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For Lucknow, Atal Bihari Vajpayee's legacy is more than just roads

By FnF Desk | PUBLISHED: 17, Aug 2018, 17:42 pm IST | UPDATED: 17, Aug 2018, 20:53 pm IST

For Lucknow, Atal Bihari Vajpayee's legacy is more than just roads Lucknow: The morning after former prime minister Atal Bihari Vajpayee died, the consensus in Lucknow - which he represented five times in parliament - was that his most important legacy for the city was a 24-km peripheral highway called the Shaheed Path. This road, now fully operational, has decongested Lucknow in a big way.

Work on it started in 2001, when Mr Vajpayee was the Prime Minister and represented Lucknow in the Lok Sabha. It was scheduled to be completed in 2004 but eventually got done only in 2012 -- at least three years after the former Prime Minister retired from public life.

"The Shaheed Path was a direct gift to Lucknow. But he also gave the country a web of wide roads. Earlier, all roads used to be two-lane. He is the one responsible for four-lane, six-lane and eight-lane roads," said Ratan Kumar Srivastava, a businessman who counts two meetings with Mr Vajpayee -- one in Lucknow and one in Delhi -- as cherished memories.

But while most in Lucknow remember Mr Vajpayee as an approachable and warm person, some bits of his legacy are contentious.

The biggest talking point is a speech he gave in Lucknow while addressing a rally on December 5, 1992, a day before the Babri Masjid was demolished.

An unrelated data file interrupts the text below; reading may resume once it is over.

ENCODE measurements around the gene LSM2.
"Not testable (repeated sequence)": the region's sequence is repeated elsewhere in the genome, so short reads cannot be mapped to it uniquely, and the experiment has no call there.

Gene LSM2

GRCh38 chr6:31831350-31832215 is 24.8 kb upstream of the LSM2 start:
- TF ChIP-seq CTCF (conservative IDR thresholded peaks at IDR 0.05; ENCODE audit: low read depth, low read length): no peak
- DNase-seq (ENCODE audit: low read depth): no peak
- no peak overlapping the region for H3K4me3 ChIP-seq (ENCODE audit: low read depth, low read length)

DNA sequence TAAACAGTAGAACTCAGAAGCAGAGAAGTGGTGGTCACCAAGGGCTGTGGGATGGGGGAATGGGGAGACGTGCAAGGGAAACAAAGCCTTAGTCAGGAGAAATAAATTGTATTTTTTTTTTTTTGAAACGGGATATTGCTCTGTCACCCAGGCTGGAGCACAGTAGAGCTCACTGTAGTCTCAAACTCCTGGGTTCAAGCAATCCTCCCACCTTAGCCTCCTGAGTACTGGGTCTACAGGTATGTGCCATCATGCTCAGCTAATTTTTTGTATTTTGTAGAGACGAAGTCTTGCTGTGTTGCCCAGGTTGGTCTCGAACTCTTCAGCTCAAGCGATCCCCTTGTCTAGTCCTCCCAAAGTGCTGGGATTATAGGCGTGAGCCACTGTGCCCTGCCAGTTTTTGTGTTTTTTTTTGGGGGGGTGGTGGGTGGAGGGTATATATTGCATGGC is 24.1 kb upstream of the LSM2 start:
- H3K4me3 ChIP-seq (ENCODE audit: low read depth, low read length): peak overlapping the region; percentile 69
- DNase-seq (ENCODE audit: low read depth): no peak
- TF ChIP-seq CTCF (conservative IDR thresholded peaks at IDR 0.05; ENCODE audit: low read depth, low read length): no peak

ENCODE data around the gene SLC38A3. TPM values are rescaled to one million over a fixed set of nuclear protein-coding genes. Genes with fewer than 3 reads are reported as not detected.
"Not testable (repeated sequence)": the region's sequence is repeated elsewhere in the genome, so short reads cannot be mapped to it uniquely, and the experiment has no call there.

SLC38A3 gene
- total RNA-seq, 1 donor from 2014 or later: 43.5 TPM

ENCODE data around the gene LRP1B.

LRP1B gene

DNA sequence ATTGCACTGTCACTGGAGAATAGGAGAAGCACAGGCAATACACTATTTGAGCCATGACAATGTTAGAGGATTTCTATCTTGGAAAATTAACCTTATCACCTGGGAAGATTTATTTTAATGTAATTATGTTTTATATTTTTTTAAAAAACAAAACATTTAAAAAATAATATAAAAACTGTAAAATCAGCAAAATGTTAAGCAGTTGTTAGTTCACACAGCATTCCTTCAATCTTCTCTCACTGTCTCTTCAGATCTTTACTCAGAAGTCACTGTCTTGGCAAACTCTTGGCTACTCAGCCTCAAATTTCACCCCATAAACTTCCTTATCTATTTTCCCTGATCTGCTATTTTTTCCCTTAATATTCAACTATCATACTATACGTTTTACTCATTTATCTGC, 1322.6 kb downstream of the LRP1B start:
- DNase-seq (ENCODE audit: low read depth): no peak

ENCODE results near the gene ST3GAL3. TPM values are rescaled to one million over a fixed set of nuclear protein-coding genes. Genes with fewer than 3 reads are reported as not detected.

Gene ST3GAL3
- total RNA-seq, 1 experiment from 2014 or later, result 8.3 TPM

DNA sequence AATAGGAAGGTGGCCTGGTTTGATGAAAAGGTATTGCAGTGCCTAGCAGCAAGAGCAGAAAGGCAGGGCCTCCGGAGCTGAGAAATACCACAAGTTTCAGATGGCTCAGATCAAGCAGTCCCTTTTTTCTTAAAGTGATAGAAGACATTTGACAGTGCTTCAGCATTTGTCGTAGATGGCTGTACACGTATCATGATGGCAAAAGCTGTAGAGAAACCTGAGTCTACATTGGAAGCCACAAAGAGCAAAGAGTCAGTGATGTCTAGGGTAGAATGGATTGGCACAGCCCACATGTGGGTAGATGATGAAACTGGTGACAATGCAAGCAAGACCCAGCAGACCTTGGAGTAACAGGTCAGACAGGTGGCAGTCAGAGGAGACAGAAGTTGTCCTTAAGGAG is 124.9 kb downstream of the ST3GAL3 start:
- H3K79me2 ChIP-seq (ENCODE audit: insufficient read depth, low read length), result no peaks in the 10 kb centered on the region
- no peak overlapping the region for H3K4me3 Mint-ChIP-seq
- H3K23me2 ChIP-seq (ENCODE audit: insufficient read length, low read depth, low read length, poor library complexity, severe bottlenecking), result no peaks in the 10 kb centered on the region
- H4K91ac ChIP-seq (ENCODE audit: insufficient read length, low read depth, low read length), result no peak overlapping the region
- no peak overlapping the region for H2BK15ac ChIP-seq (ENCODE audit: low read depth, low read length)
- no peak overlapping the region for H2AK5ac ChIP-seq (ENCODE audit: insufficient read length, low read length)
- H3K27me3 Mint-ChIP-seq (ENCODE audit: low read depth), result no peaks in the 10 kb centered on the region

"Wahaan nekeele paththar nikle hain. Un par to koi nahin baith sakta to zameen ko samtal karna padega, baithne layak karna padega, (there are sharp stones there. The ground needs to be levelled, so it is fit to sit on)" Mr Vajpayee said at the rally.

Many have interpreted this as a direct incitement to kar sewaks ahead of December 6 -- the day the Babri Masjid was razed.

Bang opposite the Atal Bihari Vajpayee Scientific Convention Centre, another big project conceived by Mr Vajpayee, Shamsher Ali and Tej Bahadur, both shopkeepers, say the BJP could have forced his hand.

"This was all about the party. He did not have any personal enmity against anyone. You find one person on the road, from any religion, talking against him, then I will see," said Mr Bahadur, who came to Lucknow from Gorakhpur in 1981.

Shamsher Ali, who runs a kabadi shop, is coincidentally from Balrampur, where Atal Bihari Vajpayee won his first Lok Sabha election way back in 1957.

Mr Ali came to Lucknow in 1974 and stayed put, closely following Atal Bihari Vajpayee's career graph.

"One thing the BJP should remember is this. Whatever they are today as a party, is because of Vajpayee. Even this government should take lessons from Vajpayee's government. There is a lot of difference between today's BJP and the BJP of Mr Vajpayee's time. I feel the government and the party then was much more oriented towards the welfare of the nation. These days their policies like notebandi led to a lot of hardship," said Mr Ali.

Apart from 1991, Mr Vajpayee was elected to the Lok Sabha from Lucknow in 1996, 1998, 1999 and 2004. His opponents included eminent local leaders like Congress' Karan Singh, current Uttar Pradesh Congress chief Raj Babbar and filmmaker Muzaffar Ali.

To buttress the point about Vajpayee's acceptability even among parties with different ideologies, deputy chief minister Dinesh Sharma, whose father was a close associate of Mr Vajpayee, has an anecdote to tell.

"I was a small boy. I sat on my father's Luna and went to Vajpayee's rally in Lucknow. He turned up at 11.30 pm. It was winter. My father suddenly saw someone, wrapped in blanket who was listening to Atal-ji. My father removed the blanket a bit and realised that the gentleman was a famous communist leader and a Muslim. He was also an opponent of the Jan Sangh. So my father asked him in jest whether he was joining the Sangh. He replied, 'Arre look that side, a big Samajwadi thinker is also here in disguise to listen to Mr Vajpayee'," Mr Sharma recalled.
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